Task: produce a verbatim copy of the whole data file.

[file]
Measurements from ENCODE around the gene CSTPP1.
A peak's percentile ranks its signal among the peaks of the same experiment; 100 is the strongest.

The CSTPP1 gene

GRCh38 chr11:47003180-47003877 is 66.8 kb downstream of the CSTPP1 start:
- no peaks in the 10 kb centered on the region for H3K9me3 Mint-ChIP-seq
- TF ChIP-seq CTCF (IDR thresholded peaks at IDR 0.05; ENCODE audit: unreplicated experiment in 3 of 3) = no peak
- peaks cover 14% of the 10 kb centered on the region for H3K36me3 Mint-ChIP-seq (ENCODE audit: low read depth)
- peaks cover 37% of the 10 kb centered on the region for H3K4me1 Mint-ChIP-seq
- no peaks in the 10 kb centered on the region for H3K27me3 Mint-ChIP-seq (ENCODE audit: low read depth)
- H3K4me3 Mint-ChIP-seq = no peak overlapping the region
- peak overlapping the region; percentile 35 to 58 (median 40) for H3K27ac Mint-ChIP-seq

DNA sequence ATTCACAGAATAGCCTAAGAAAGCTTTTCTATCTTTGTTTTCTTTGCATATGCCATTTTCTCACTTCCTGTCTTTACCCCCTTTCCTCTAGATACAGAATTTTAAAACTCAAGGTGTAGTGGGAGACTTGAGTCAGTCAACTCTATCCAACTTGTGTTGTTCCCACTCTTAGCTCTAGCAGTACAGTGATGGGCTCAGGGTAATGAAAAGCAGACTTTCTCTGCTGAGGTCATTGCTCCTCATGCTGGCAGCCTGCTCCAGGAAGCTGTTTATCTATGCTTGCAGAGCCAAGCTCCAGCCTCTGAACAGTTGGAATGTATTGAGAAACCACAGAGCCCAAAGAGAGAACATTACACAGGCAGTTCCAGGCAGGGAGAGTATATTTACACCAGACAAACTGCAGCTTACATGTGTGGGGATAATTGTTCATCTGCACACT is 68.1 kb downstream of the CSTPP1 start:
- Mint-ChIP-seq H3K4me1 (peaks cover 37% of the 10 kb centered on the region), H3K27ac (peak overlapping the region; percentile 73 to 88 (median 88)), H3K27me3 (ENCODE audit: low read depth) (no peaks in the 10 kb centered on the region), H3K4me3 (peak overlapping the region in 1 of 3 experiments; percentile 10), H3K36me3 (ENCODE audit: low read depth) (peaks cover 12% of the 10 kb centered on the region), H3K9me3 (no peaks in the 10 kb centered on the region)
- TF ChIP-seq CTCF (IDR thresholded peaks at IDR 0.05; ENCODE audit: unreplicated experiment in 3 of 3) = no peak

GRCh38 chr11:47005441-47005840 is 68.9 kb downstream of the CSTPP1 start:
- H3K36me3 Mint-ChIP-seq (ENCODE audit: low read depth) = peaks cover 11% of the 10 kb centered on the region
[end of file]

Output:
Measurements from ENCODE around the gene CSTPP1.
A peak's percentile ranks its signal among the peaks of the same experiment; 100 is the strongest.

The CSTPP1 gene

GRCh38 chr11:47003180-47003877 is 66.8 kb downstream of the CSTPP1 start:
- no peaks in the 10 kb centered on the region for H3K9me3 Mint-ChIP-seq
- TF ChIP-seq CTCF (IDR thresholded peaks at IDR 0.05; ENCODE audit: unreplicated experiment in 3 of 3) = no peak
- peaks cover 14% of the 10 kb centered on the region for H3K36me3 Mint-ChIP-seq (ENCODE audit: low read depth)
- peaks cover 37% of the 10 kb centered on the region for H3K4me1 Mint-ChIP-seq
- no peaks in the 10 kb centered on the region for H3K27me3 Mint-ChIP-seq (ENCODE audit: low read depth)
- H3K4me3 Mint-ChIP-seq = no peak overlapping the region
- peak overlapping the region; percentile 35 to 58 (median 40) for H3K27ac Mint-ChIP-seq

DNA sequence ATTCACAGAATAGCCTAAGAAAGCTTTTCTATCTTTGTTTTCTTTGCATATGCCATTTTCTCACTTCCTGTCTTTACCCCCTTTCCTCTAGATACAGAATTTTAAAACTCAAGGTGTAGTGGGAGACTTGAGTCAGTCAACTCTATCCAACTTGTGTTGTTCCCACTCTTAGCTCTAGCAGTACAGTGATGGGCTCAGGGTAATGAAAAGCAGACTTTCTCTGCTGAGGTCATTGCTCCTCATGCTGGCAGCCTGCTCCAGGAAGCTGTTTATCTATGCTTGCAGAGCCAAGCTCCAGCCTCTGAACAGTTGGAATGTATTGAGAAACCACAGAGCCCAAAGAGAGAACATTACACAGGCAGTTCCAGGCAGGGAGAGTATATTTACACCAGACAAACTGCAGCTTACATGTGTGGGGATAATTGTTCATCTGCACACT is 68.1 kb downstream of the CSTPP1 start:
- Mint-ChIP-seq H3K4me1 (peaks cover 37% of the 10 kb centered on the region), H3K27ac (peak overlapping the region; percentile 73 to 88 (median 88)), H3K27me3 (ENCODE audit: low read depth) (no peaks in the 10 kb centered on the region), H3K4me3 (peak overlapping the region in 1 of 3 experiments; percentile 10), H3K36me3 (ENCODE audit: low read depth) (peaks cover 12% of the 10 kb centered on the region), H3K9me3 (no peaks in the 10 kb centered on the region)
- TF ChIP-seq CTCF (IDR thresholded peaks at IDR 0.05; ENCODE audit: unreplicated experiment in 3 of 3) = no peak

GRCh38 chr11:47005441-47005840 is 68.9 kb downstream of the CSTPP1 start:
- H3K36me3 Mint-ChIP-seq (ENCODE audit: low read depth) = peaks cover 11% of the 10 kb centered on the region